Genes and pathogens both have a role to play in the genesis of schizophrenia. These factors appear to be interdependent. The pathways traced out by schizophrenia susceptibility genes relate both to intrinsic signaling networks and to the pathways specifically used by pathogens to commandeer host cell physiology. The host and pathogen genes and proteins together form an integrated transgenomic network (figure 4) that may govern the risk of developing schizophrenia. The genetic and medical implications are far reaching and likely to apply to the many other polygenic diseases in which pathogens also act as risk factors. Perhaps, an important take-home message is that many infections, generally considered as relatively benign, could in fact be a contributory factor to schizophrenia and that their identification, prevention, and treatment could have marked effects on the disease.
Supplementary Material
1. Camargo LM, Collura V, Rain JC, Mizuguchi K, Hermjakob H, Kerrien S, et al. Disrupted in Schizophrenia 1 Interactome: evidence for the close connectivity of risk genes and a potential synaptic basis for schizophrenia. Mol Psychiatry. 2007;12:74–86. [PubMed]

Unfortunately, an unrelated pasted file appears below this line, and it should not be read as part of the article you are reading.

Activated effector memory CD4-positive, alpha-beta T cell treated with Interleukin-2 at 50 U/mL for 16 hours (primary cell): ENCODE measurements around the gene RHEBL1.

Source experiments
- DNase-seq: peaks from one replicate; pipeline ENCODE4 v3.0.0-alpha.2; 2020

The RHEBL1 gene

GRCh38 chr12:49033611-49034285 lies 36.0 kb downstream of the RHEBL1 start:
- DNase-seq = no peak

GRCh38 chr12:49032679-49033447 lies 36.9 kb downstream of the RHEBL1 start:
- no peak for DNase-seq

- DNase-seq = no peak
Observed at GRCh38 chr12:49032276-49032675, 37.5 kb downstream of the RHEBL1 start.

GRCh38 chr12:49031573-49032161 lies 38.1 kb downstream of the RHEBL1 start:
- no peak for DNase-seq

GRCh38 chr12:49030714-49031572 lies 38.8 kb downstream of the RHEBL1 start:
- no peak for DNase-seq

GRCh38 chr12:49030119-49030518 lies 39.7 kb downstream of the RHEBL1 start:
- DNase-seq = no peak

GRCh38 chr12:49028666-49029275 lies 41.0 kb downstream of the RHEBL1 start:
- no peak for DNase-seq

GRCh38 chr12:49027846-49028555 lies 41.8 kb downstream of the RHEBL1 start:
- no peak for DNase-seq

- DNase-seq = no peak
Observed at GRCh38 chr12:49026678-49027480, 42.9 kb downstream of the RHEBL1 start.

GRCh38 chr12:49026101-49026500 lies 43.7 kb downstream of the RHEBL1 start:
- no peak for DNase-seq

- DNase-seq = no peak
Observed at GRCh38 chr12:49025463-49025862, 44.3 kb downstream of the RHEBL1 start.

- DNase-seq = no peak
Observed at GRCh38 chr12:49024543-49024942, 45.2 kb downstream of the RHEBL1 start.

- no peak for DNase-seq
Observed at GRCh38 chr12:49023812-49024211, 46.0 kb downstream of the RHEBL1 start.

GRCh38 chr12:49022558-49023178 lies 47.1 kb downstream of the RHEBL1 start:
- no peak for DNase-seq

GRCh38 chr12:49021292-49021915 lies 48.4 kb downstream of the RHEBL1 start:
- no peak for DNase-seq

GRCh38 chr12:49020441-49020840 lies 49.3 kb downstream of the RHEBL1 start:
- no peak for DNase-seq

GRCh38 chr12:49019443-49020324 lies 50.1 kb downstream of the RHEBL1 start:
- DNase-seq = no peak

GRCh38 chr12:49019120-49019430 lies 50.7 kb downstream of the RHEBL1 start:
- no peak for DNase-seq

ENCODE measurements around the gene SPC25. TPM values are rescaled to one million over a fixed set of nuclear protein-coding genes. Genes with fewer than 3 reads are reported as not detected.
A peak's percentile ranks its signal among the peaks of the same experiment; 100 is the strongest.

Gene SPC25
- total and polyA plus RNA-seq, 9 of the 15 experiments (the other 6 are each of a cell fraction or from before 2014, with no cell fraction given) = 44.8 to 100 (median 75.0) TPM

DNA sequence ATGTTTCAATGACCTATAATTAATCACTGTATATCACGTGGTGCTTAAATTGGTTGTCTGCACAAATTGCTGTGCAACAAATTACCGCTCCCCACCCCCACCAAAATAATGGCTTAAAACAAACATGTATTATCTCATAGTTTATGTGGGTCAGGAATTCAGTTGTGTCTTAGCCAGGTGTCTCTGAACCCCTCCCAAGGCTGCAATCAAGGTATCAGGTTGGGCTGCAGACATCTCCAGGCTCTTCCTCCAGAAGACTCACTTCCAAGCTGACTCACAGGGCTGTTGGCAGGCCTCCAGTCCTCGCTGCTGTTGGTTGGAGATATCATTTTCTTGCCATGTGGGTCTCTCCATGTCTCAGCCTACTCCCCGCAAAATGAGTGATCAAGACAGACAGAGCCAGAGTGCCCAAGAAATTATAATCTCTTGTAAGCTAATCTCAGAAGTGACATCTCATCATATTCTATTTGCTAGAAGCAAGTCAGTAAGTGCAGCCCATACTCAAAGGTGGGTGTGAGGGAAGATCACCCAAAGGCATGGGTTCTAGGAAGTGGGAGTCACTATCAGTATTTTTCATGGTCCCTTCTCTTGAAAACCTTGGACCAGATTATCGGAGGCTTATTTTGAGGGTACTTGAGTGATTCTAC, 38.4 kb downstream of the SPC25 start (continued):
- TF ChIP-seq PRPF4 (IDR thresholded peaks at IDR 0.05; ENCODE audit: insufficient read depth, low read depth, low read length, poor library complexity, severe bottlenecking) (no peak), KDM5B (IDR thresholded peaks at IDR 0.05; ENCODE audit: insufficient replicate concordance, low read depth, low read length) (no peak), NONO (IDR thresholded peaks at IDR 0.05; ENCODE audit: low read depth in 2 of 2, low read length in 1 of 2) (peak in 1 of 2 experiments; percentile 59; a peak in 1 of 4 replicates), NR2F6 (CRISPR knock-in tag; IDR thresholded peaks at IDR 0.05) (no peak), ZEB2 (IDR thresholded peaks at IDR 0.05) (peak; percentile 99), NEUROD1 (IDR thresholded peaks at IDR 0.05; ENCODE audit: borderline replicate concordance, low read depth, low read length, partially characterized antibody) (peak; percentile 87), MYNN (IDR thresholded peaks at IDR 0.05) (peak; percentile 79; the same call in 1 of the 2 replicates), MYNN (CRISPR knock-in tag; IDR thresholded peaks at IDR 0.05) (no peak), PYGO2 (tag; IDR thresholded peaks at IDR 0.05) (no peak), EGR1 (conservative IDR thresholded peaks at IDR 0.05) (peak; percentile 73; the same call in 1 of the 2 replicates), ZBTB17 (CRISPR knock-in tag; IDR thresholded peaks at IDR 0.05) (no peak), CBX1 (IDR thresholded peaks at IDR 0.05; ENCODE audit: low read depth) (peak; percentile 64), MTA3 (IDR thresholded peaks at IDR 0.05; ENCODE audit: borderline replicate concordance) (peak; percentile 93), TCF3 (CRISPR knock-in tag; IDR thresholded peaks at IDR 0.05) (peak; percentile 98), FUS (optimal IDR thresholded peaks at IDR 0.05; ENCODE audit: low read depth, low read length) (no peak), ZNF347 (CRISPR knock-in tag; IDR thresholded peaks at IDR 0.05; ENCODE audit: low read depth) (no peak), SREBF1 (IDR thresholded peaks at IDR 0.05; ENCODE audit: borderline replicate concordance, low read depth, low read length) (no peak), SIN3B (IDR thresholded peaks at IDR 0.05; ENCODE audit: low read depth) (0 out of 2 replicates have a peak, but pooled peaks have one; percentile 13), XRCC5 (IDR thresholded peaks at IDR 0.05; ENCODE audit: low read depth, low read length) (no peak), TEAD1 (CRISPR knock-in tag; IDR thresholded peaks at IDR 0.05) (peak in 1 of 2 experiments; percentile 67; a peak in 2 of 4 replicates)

2. Carter CJ. Schizophrenia susceptibility genes converge on interlinked pathways related to glutamatergic transmission and long-term potentiation, oxidative stress and oligodendrocyte viability. Schizophr Res. 2006;86:1–14. [PubMed]
3. van der Knaap MS, Pronk JC, Scheper GC. Vanishing white matter disease. Lancet Neurol. 2006;5:413–423. [PubMed]
4. Adams W, Kendell RE, Hare EH, Munk-Jorgensen PE. pidemiological evidence that maternal influenza contributes to the aetiology of schizophrenia. An analysis of Scottish, English, and Danish data. Br J Psychiatry. 1993;163:522–534. [PubMed]
5. Buka SL, Cannon TD, Torrey EF, Yolken RH. Maternal exposure to herpes simplex virus and risk of psychosis among adult offspring. Biol Psychiatry. 2007;63:809–815. [PubMed]
6. Brown AS. Prenatal infection as a risk factor for schizophrenia. Schizophr Bull. 2006;32:200–202. [PMC free article] [PubMed]
7. Yolken RH, Torrey EF. Are some cases of psychosis caused by microbial agents? A review of the evidence. Mol Psychiatry. 2008;13:470–479. [PubMed]
8. Dalman C, Allebeck P, Gunnell D, Harrison G, Kristensson K, Lewis G, et al. Infections in the CNS during childhood and the risk of subsequent psychotic illness: a cohort study of more than one million Swedish subjects. Am J Psychiatry. 2008;165:59–65. [PubMed]